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More Law Than Love?

Awhile ago, a friend of mine, Jeff Fields, posted the comments below to his Facebook page.  I have thought about his words often since and am sharing them here with his permission:

As long as I can remember, I have agreed that God is love. In reality, though, I think I have seen God more as law, than love. I have largely viewed God as the great legalist whose #1 concern was that His laws be kept. Yeah, God is love, but boy, He sure is a stickler for law, too. I believed that God accepted me because Jesus kept the law for me.   It was as if God could not tolerate being around someone until His law was kept. Of course, Jesus was nothing like that. The only ones that He did not get along with were those who were all focused on trying to keep the law.  

Then one day I saw that a right relationship with God has nothing to do with me being morally guilty or innocent. Righteousness is “apart from law” (Rom. 3:21). Those three words jumped out at me: Apart. From. Law. A right relationship with God has nothing to do with either me or Jesus keeping laws.  More and more, I’m seeing that sin was not a legal problem that God had to punish for His own sake. Instead it was a relational problem that God wanted to remove for our sake.  Sin, at its core, is not breaking a rule. Sin, at its core, is the unbelief that blinds us and keeps us from trusting the Father who loves us more than we know.  

Humanity was in darkness and saw God as angry and legalistic. Jesus came inside of our darkness as the Light of the World in order to open our eyes to see the love of our Father. He has sent His love into our hearts by the Spirit to turn the lights on from inside (Rom. 5:5).  For many of us, the light dawns over time. I’m finally starting to see that sin didn’t need to be punished so that God would accept us. Sin needed to be removed so that we could see and accept God.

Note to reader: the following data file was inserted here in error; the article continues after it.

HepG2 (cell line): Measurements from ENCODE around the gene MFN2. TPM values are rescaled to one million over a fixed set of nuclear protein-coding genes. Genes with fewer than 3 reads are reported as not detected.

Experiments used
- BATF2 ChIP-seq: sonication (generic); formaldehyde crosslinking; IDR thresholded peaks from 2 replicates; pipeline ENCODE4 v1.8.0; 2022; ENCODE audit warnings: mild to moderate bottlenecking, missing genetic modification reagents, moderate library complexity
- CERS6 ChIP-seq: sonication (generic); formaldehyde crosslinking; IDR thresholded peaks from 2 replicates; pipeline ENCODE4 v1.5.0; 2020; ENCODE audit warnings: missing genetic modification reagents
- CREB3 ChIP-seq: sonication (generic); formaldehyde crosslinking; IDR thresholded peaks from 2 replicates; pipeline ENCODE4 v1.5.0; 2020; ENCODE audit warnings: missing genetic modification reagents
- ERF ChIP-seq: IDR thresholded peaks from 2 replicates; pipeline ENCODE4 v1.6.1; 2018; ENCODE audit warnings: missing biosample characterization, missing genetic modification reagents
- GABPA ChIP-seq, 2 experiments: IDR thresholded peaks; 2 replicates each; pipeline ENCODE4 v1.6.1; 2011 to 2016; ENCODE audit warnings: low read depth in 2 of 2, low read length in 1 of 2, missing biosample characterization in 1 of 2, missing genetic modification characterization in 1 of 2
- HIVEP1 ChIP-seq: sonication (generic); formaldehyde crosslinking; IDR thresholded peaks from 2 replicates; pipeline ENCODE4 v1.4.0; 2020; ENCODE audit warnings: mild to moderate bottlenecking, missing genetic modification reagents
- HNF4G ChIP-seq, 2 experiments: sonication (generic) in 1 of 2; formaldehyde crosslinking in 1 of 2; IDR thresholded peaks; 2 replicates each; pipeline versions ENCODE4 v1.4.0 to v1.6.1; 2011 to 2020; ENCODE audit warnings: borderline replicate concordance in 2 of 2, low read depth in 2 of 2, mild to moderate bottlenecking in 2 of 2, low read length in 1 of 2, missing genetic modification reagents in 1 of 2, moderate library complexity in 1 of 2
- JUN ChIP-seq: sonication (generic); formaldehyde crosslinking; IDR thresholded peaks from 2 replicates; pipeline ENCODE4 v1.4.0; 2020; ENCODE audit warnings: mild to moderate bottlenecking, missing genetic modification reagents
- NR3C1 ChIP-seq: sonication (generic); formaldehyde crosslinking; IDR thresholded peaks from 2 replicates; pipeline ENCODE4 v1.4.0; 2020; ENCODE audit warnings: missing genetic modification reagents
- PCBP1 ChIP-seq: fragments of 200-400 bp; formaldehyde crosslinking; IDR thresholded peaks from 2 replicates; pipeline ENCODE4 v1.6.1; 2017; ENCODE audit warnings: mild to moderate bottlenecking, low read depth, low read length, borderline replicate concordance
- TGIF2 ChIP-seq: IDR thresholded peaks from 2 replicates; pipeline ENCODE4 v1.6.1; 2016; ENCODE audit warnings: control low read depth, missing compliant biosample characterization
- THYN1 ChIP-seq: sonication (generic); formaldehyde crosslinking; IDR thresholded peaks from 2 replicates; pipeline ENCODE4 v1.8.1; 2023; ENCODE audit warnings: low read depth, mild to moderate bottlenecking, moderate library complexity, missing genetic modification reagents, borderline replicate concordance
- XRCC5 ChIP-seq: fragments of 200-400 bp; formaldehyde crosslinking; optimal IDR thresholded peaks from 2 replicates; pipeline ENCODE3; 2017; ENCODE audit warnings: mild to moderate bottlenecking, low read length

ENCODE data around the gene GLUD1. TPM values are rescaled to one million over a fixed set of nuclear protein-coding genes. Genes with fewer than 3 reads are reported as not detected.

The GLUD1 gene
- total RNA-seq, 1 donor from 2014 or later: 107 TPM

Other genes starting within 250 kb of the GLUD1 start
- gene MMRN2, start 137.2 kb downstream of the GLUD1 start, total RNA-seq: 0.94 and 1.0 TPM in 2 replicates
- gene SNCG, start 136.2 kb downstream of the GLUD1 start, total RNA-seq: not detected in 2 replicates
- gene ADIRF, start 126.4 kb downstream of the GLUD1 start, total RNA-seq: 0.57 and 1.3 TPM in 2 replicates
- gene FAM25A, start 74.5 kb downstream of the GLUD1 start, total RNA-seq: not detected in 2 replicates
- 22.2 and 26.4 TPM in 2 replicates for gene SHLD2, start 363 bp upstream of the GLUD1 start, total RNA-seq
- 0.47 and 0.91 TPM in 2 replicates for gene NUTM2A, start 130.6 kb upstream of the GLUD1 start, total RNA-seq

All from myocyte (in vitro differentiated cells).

In my last post I discussed the fear of being misunderstood.  I admire Jeff because he has shared questions and thoughts about his walk with Christ that certainly could be (and I suspect have been) misunderstood, yet he has been compelled to share them anyway.  

Like Jeff, I, too, have been working through the implications of God being love.  I, too, have realized that I tend to think of God as “more law than love.”  On occasion I have even caught myself being concerned that I could be presenting Jesus as more loving than he actually is (is that even possible?).  Curiously, I have noticed that when I read the Bible and Jesus is speaking to the Pharisees I never consider the possibility that I am the Pharisee in the story.  I my mind, it is always “those people.” 

Of course love is complicated and how we define love will largely predict our emotional reaction to some of these questions.  To be sure, love demanded the turning over of tables, repentance, and produced fiery words of warning to those whom the Beloved loved.  But Jeff’s post did leave me wondering… Is it possible that the Good News I so desire for the world around me to experience is actually even better news than I thought?  Is it possible that I could be unintentionally presenting God more as law than love, and if so, could I be a stumbling block to to others hearing and receiving the Good News?


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1 thought on “More Law Than Love?”

  1. My heart jumped for joy as I read through this post. I believe and agree wholeheartedly with this view of the Gospel. Thank you for being brave. This causes much opposition within the Christian culture… Fear is the motivational factor in the majority of believers. Fear of God ( the wrong kind) fear of hell, fear of punishment , of falling short.
    So for good measure we tell new converts to come as they are and that forgiveness of sins is by grace and not works and then we “disciple” them with behavior modification doctrines and set them up for failure…
    Love, on the other hand, is transformative. As we enter into a relationship with Christ, his love transforms us more and more into his image. The notion that too much love and not enough law can cause us to sin is really saying: Christ’ sacrifice wasn’t enough to completely redeem and restore us, we still need the law. “ O foolish Galatians!”
    Thank you 🙏🏻

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